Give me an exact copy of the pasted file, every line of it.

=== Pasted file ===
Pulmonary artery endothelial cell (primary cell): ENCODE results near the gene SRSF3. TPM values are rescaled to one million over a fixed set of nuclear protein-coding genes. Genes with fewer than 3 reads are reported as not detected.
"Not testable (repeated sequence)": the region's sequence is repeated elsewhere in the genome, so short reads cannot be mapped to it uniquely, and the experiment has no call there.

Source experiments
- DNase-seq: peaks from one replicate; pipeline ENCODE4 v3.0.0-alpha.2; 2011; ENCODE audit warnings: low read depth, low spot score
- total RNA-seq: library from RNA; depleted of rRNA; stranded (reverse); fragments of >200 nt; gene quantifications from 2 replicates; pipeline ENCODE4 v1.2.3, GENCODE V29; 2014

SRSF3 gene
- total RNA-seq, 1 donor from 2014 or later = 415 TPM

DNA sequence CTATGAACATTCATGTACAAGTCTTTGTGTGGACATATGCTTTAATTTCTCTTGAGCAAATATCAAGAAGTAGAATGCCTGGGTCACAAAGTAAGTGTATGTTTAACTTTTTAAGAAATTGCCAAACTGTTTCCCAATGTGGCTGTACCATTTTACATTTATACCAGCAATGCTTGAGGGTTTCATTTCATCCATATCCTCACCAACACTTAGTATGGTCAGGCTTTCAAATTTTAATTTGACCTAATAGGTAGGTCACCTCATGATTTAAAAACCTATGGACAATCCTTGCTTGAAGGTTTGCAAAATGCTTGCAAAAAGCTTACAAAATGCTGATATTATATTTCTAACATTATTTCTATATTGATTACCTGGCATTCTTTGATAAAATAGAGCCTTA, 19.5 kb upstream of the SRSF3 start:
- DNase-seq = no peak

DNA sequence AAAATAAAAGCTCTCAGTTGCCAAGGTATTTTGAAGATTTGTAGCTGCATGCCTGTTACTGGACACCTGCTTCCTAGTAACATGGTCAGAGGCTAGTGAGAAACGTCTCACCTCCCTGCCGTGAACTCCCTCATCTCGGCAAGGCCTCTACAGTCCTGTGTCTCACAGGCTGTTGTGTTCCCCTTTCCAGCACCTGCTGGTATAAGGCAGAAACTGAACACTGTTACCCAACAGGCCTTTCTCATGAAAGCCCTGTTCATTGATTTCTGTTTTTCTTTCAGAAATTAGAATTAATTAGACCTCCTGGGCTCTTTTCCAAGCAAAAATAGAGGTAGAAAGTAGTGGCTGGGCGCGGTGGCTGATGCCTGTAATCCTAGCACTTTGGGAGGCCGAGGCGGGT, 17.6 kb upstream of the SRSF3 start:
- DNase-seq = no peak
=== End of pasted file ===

Pulmonary artery endothelial cell (primary cell): ENCODE results near the gene SRSF3. TPM values are rescaled to one million over a fixed set of nuclear protein-coding genes. Genes with fewer than 3 reads are reported as not detected.
"Not testable (repeated sequence)": the region's sequence is repeated elsewhere in the genome, so short reads cannot be mapped to it uniquely, and the experiment has no call there.

Source experiments
- DNase-seq: peaks from one replicate; pipeline ENCODE4 v3.0.0-alpha.2; 2011; ENCODE audit warnings: low read depth, low spot score
- total RNA-seq: library from RNA; depleted of rRNA; stranded (reverse); fragments of >200 nt; gene quantifications from 2 replicates; pipeline ENCODE4 v1.2.3, GENCODE V29; 2014

SRSF3 gene
- total RNA-seq, 1 donor from 2014 or later = 415 TPM

DNA sequence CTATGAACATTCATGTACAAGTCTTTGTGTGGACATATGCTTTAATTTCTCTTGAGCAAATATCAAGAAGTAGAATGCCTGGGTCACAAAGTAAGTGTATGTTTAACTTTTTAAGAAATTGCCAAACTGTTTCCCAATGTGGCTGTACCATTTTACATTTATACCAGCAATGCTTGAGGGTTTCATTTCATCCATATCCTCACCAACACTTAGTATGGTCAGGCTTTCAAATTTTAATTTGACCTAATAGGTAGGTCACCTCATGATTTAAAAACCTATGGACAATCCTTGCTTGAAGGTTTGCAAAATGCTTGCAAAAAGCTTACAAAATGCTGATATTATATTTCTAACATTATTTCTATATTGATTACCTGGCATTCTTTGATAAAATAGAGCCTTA, 19.5 kb upstream of the SRSF3 start:
- DNase-seq = no peak

DNA sequence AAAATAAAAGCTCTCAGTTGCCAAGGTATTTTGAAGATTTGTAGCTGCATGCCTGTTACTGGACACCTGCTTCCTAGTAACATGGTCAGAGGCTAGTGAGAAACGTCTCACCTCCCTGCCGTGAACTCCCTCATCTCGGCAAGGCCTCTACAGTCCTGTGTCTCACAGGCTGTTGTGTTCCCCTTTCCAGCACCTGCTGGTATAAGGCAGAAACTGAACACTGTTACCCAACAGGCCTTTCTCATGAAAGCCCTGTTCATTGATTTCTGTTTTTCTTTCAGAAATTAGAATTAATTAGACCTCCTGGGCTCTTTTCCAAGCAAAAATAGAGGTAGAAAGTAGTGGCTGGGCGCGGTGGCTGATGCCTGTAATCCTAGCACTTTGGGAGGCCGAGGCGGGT, 17.6 kb upstream of the SRSF3 start:
- DNase-seq = no peak